Somali army trains to fight al-Qaida-linked rebels

Published April 2, 2010

MOGADISHU, Somalia – Somali army recruits are using sticks instead of guns as they train for combat against battle-hardened Islamist rebels. With the army lacking equipment and training, Somalia's prime minister said an offensive the government has threatened to launch for months will be gradual instead of a blitzkrieg.

The offensive, which has been repeatedly delayed for months, would be the government's biggest attempt to restore control over an anarchic nation where an Islamist insurgency has taken root and whose coastline is dotted with pirate lairs. Hundreds of extremist foreign fighters have flocked to this African country, which experts fear could become a launching pad for attacks on the West.

Officials familiar with the offensive's planning said the delays are partly due to the army's lack of equipment, training and a reliable system to pay its soldiers — problems the European Union hopes to address by training 2,000 troops under a plan it approved Wednesday.

U.S. diplomats have been pressing Somali leaders to detail the goals of the assault against the al-Shabab insurgents as they figure out how the U.S. can help. U.S. officials said the Pentagon is considering dispatching extra surveillance drones and other limited military support. Some surveillance drones can already be heard over the capital of Mogadishu at night.

Pouring cold water on perceptions that the offensive will begin with an all-out assault, Prime Minister Omar Abdirashid Ali Sharmarke told The Associated Press it will be a slower expansion of the small area under the government's control.

"It is not a big push. It will be gradual and well-planned," Sharmarke said in the interview Wednesday.

During recent training, recruits ran hunched over the burning sand while others shouted 'bang bang' as they sighted down sticks, providing imaginary covering fire. They hurtled through the dunes to ambush imaginary jihadists, carefully checking those playing dead for documents before they called in kills on invisible handsets.

Maj. Samuel Wasswa, the Ugandan officer in charge of training at al-Jazira, the government's main military base, said the recruits need to learn how to set up ambushes, evacuate the wounded, fight in built-up areas and simply learn better discipline. The trainers themselves need better equipment and accommodations, he added.

So far international efforts to help train soldiers have been patchy: African Union instructors in the main government camp are desperately short of equipment and sporadic international training outside the country has been uncoordinated.

The EU military training — due to begin in Uganda in May — is the most concerted effort by the international community to rebuild the Somali army since the central government collapsed nearly two decades ago and the army dissolved into feuding militias. The EU said it will work in close partnership with the U.S., U.N. and African Union to retrain the Somali army.

"We hope this plan can be a turning point for Somalia," said Somalia's state minister for defense, Yusuf Mohamed Siyad. "This is the twentieth year of anarchy and people are tired."

At Camp al-Jazira, nearly 2,000 soldiers and their families share 50 torn olive tents. Many sleep in the sand under the thorn trees. There's only one water source — a well with a generator-powered pump — no fence and no clinic. Pay is sporadic at best.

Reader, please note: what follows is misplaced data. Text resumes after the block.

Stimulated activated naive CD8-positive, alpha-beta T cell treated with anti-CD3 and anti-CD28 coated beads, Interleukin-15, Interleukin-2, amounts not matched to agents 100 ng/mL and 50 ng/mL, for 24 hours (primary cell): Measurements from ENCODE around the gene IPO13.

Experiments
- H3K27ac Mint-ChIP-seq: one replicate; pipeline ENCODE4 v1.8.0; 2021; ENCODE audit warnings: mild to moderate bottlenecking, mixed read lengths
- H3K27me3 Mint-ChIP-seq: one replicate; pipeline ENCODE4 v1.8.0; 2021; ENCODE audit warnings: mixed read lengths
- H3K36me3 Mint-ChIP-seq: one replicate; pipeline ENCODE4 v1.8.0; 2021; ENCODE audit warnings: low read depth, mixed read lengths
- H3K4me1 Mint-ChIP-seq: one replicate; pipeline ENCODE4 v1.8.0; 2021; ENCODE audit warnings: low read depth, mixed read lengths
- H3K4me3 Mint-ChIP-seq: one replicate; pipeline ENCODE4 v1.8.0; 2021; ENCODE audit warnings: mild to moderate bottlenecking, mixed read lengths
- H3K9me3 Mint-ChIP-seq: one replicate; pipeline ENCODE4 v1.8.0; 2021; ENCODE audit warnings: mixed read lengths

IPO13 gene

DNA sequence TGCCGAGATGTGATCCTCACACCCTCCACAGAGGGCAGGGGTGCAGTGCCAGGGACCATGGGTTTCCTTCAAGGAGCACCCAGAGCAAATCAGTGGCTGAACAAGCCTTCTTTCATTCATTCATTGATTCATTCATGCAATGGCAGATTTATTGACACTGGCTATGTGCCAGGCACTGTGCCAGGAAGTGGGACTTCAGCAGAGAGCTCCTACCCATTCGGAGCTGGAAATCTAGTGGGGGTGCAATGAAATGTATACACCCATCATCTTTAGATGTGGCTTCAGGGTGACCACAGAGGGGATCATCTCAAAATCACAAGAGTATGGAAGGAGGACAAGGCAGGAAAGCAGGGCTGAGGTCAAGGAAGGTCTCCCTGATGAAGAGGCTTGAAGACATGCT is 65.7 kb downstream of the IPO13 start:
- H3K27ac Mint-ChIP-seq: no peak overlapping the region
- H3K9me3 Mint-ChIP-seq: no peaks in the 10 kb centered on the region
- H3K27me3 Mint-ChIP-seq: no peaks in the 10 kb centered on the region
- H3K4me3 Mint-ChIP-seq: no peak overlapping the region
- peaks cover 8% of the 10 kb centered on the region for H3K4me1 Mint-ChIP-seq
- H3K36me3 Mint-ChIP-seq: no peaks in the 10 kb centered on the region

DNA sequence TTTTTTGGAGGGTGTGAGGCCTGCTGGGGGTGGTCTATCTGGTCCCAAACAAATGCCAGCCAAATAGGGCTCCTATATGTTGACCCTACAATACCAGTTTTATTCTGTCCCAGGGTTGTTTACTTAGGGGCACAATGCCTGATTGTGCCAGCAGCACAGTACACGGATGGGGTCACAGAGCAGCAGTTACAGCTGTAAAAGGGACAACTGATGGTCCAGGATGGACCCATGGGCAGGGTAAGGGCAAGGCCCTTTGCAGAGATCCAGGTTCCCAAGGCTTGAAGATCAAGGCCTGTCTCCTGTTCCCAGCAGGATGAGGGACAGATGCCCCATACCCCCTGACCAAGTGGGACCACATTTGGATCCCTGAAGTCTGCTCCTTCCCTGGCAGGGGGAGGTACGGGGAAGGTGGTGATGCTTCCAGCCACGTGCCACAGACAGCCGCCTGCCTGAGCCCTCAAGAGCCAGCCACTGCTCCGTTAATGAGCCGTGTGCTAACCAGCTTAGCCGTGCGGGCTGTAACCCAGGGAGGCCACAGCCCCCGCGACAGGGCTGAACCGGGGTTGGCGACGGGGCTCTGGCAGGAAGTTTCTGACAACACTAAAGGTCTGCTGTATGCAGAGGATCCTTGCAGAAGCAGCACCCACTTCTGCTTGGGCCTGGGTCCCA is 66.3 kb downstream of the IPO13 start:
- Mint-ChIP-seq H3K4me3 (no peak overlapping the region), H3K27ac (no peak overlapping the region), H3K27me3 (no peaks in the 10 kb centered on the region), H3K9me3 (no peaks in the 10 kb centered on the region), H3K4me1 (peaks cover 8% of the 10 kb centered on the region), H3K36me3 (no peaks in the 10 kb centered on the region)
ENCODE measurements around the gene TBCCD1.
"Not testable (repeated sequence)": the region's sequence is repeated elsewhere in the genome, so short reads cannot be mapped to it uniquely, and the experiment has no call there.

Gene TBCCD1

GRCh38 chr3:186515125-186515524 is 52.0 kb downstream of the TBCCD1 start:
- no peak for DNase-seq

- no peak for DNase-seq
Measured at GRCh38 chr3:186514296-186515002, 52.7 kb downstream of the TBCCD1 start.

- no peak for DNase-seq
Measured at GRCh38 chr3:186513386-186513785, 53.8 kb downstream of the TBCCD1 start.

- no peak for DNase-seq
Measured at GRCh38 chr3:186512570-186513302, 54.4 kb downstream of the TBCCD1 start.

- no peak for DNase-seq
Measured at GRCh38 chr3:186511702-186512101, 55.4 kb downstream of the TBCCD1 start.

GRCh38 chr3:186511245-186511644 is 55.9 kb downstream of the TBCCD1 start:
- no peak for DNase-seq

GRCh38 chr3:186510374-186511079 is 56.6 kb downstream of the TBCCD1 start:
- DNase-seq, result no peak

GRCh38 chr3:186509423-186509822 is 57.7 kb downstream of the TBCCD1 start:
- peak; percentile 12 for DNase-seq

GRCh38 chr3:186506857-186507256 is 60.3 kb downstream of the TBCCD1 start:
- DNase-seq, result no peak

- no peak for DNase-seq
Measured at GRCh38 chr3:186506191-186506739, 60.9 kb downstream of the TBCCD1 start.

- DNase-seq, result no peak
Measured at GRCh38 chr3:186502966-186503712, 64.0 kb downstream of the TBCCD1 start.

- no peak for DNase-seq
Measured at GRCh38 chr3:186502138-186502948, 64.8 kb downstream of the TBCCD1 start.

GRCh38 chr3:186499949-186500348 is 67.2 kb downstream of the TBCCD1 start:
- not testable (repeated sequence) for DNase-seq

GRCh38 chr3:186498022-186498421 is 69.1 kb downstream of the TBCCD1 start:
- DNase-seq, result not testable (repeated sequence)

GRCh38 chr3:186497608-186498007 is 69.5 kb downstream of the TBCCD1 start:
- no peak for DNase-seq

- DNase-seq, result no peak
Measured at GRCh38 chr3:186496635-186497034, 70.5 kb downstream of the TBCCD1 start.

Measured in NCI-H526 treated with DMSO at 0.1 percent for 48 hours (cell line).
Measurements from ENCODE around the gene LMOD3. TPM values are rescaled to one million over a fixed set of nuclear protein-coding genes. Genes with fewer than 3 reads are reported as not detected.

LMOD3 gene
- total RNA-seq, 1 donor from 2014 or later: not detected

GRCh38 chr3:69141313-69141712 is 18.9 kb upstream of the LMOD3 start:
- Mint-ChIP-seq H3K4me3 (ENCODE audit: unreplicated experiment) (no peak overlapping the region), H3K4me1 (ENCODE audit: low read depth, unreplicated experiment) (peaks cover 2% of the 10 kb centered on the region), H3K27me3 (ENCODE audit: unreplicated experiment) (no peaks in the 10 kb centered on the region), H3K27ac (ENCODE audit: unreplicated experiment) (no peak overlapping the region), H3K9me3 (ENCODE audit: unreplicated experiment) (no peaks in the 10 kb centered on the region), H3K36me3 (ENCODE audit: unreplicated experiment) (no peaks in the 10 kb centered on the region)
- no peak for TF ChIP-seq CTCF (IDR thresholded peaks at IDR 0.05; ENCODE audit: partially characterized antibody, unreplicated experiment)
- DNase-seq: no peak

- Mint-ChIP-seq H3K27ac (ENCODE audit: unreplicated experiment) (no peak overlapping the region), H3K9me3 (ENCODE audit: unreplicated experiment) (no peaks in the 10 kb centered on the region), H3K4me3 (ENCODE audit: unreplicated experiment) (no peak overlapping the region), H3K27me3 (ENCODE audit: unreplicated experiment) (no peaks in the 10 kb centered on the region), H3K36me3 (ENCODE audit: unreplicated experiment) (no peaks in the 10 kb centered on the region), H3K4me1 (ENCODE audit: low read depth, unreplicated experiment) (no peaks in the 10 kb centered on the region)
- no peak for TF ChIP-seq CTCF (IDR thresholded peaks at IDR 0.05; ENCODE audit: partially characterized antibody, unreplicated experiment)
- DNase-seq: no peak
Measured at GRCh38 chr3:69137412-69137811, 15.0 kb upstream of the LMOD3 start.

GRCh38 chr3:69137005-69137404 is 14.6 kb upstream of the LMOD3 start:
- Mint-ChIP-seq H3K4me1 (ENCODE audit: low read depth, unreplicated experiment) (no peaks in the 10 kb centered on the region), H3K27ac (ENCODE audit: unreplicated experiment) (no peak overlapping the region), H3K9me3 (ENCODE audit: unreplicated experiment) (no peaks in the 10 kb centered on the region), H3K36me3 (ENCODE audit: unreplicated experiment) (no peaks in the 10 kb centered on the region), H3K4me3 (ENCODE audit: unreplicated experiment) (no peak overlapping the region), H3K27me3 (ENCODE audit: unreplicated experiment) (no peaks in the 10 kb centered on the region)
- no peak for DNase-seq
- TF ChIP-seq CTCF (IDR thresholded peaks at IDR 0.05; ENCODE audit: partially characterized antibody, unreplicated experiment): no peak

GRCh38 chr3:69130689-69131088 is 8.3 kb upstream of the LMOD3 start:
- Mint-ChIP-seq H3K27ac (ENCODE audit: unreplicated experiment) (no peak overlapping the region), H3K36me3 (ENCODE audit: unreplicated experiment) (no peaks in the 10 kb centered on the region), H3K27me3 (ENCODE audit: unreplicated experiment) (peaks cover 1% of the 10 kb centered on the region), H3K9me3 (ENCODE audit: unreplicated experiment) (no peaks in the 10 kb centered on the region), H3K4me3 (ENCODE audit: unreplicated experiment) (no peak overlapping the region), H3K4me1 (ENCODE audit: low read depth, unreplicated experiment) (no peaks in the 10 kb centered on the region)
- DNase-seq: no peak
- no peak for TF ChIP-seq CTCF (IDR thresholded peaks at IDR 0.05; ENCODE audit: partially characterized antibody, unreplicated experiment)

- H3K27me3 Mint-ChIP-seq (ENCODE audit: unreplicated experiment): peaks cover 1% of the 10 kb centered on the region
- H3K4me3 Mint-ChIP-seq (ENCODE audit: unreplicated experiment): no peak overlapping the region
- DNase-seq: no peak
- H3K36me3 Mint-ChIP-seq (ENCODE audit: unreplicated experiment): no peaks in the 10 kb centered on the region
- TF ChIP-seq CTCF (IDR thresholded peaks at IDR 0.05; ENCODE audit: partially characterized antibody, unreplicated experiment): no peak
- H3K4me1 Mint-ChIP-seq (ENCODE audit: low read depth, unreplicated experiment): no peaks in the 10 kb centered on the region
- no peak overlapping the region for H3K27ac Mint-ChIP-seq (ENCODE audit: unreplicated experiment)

"It's really bad for morale," said soldier Mohamed Duhul.

A previous U.N.-backed plan to train a Somali police force was suspended after the men's wages were stolen by their commanders and up to 90 percent of the force deserted with their uniforms and weapons. Donors then insisted on payment procedures monitored by international auditors but as a result of red tape only 50 of the men at Camp al-Jazira have the identity cards necessary to draw their money, said Gen. Ahamad Buraale, who oversees the camp.

The payment plan has also been slowed by militia leaders who fear that a national army could weaken their clan-based forces or who want the payments to go to their own fighters instead. Fighters who aren't paid may defect to the Islamists. Siyad says who were trained with foreign funds have done so already.

International donors, America and Italy chief among them, pay the salaries of about a third of Somalia's 9,800 soldiers. The EU also pays some police.

Somali officials say they are in no rush to start the offensive because the government recently signed an alliance with a powerful Sufi militia, and the two Islamist factions — Hizbul Islam and al-Shabab — are now assassinating each others' officials.

Furthermore, public discontent with hardline Islamists is growing due to their harsh punishments, such as amputations and stonings, and suicide bombings that have killed innocent civilians. The EU training, the officials hope, will also improve their chance against Islamist forces.

But E.J. Hogendoorn, a Somalia analyst at the International Crisis Group, said it's unclear if the government can capitalize on any gains.

An official five-page plan to rebuild the capital speaks vaguely of creating jobs, the return of the international community and establishing law and order. The government only controls a few blocks of the city but so far is not providing any of the services in those areas.

Most difficult of all, the government must try to overcome twin problems lying at the heart of Somalia's bloody history: clan divisions and a tradition of retribution. As the recruits trickled back into their tattered tents at al-Jazira, a soldier heard that his 14-year-old daughter had been stabbed in a Mogadishu market.

A group of recruits, disregarding protests of their commanders and instructors, headed to the market to seek revenge.

Written by KATHARINE HOURELD, Associated Press Writer

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